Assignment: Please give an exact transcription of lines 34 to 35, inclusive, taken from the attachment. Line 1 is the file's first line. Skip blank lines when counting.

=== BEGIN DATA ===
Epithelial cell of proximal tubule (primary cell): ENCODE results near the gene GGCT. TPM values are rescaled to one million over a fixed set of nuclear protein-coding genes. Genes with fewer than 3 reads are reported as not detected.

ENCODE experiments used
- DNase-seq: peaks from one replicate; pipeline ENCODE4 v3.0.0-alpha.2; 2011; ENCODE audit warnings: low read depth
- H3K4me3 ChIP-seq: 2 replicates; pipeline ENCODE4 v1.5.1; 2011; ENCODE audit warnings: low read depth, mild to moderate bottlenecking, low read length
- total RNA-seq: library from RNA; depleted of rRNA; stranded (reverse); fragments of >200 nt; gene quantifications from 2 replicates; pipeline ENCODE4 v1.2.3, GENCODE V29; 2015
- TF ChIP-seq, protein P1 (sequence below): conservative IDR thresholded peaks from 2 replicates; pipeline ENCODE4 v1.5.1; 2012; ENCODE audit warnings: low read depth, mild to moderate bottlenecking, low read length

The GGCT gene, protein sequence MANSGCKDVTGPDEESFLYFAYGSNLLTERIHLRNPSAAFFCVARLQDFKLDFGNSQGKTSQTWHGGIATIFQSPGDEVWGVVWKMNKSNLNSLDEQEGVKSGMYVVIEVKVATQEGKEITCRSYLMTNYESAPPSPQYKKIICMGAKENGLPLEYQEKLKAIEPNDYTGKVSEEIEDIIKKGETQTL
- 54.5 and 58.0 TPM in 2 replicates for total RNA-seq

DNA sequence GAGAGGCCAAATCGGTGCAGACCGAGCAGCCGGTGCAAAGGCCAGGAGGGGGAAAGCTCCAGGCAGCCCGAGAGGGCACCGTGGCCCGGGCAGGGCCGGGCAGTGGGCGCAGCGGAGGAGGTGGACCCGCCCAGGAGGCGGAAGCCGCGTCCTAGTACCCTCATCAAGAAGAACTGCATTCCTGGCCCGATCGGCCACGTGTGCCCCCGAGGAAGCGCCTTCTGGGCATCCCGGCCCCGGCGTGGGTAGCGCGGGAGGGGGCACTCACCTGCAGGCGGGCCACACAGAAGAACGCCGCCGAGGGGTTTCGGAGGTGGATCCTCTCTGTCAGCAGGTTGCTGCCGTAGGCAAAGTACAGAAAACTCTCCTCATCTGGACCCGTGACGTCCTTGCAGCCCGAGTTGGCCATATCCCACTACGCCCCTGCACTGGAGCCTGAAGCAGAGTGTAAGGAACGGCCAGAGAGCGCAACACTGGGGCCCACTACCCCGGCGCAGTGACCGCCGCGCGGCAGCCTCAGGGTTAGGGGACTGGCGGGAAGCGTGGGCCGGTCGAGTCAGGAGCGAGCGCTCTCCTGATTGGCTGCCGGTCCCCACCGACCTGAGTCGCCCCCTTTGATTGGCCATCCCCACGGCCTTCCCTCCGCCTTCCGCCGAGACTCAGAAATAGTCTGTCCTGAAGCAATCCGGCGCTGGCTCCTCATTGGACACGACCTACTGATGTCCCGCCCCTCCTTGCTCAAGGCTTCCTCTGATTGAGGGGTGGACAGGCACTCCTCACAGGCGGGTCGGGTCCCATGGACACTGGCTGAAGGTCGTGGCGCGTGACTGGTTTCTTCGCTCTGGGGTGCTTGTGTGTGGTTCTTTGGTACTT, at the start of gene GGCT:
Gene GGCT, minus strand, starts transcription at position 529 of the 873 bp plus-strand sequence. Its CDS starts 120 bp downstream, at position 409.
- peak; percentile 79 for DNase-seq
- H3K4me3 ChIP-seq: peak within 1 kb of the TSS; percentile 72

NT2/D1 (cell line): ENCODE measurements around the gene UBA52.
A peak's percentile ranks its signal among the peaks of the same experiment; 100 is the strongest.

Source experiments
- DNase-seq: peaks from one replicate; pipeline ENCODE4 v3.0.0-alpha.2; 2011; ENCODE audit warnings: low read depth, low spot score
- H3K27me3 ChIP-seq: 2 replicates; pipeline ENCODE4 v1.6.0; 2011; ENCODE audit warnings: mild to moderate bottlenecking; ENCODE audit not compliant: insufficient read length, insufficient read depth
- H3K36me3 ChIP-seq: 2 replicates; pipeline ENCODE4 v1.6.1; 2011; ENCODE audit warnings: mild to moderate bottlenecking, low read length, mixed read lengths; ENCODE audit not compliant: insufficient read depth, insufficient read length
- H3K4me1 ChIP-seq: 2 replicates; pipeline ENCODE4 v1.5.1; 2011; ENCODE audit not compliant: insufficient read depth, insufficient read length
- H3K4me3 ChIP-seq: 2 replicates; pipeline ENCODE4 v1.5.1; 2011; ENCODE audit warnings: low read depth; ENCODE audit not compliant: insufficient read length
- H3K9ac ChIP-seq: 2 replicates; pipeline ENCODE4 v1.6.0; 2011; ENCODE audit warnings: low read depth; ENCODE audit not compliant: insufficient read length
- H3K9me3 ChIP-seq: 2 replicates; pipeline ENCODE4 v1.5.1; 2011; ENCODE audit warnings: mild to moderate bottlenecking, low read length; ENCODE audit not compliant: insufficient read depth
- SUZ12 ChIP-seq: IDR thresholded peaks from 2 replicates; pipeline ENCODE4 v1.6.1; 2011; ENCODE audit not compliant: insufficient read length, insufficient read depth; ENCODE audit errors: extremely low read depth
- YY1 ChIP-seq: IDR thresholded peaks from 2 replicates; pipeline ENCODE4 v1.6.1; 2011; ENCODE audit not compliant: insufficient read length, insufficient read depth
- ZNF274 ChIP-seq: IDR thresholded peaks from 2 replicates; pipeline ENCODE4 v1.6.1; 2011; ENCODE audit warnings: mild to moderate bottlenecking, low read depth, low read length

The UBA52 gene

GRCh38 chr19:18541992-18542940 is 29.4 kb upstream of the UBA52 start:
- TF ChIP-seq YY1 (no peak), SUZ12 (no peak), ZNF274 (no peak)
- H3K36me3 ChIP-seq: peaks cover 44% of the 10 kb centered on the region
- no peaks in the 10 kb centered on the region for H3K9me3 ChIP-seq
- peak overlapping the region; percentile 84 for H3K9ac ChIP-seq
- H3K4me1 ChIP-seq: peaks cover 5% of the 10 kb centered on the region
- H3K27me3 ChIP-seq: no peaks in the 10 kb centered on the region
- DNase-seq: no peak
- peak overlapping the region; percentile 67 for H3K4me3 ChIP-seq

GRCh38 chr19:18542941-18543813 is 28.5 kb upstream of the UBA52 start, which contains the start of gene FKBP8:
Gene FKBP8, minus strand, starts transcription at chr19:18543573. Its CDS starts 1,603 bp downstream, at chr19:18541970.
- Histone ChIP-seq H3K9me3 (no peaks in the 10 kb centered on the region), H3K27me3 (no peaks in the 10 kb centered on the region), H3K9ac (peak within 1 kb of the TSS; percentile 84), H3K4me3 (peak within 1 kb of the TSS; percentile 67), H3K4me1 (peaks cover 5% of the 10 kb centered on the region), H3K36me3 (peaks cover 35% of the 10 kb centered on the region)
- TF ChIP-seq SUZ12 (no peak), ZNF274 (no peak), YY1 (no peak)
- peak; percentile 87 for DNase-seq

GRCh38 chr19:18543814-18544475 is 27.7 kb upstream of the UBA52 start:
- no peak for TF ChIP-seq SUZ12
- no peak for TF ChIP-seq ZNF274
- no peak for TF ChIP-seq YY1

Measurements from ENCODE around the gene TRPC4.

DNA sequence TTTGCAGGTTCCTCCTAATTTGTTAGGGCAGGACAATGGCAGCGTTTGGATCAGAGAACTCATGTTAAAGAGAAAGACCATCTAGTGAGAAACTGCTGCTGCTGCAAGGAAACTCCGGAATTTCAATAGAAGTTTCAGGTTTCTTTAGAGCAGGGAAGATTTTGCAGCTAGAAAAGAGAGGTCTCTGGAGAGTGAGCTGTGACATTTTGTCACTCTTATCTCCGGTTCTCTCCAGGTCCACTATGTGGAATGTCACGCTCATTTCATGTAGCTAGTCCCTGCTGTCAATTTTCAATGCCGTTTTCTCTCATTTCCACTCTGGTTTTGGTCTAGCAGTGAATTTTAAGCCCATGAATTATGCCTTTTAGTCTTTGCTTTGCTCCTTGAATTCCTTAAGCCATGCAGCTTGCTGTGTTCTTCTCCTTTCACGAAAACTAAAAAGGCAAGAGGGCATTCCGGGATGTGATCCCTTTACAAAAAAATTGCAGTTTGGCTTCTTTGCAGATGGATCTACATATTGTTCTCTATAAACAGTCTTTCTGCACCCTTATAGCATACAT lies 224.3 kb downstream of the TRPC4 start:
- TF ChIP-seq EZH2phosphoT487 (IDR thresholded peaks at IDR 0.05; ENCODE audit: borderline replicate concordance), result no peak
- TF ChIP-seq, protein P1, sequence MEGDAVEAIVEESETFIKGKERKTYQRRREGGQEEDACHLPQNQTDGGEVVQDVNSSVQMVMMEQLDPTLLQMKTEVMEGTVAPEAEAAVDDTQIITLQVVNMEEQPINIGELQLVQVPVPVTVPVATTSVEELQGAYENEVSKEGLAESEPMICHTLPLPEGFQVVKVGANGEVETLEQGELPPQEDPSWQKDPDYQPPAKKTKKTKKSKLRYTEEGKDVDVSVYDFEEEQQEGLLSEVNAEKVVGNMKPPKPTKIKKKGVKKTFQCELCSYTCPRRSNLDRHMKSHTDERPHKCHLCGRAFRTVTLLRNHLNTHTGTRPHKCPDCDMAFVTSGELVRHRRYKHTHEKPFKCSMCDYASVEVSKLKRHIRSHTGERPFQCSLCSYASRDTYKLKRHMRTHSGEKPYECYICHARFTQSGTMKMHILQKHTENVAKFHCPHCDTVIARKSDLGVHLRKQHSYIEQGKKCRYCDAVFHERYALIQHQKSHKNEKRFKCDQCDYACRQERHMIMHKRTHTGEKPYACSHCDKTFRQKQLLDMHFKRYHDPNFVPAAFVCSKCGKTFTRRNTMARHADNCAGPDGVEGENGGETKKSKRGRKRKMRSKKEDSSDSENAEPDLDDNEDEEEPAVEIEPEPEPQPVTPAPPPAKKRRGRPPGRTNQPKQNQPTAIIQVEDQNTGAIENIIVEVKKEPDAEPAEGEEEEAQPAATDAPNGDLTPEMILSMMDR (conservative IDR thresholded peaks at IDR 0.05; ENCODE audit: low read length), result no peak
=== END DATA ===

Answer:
- DNase-seq: no peak
- peak overlapping the region; percentile 67 for H3K4me3 ChIP-seq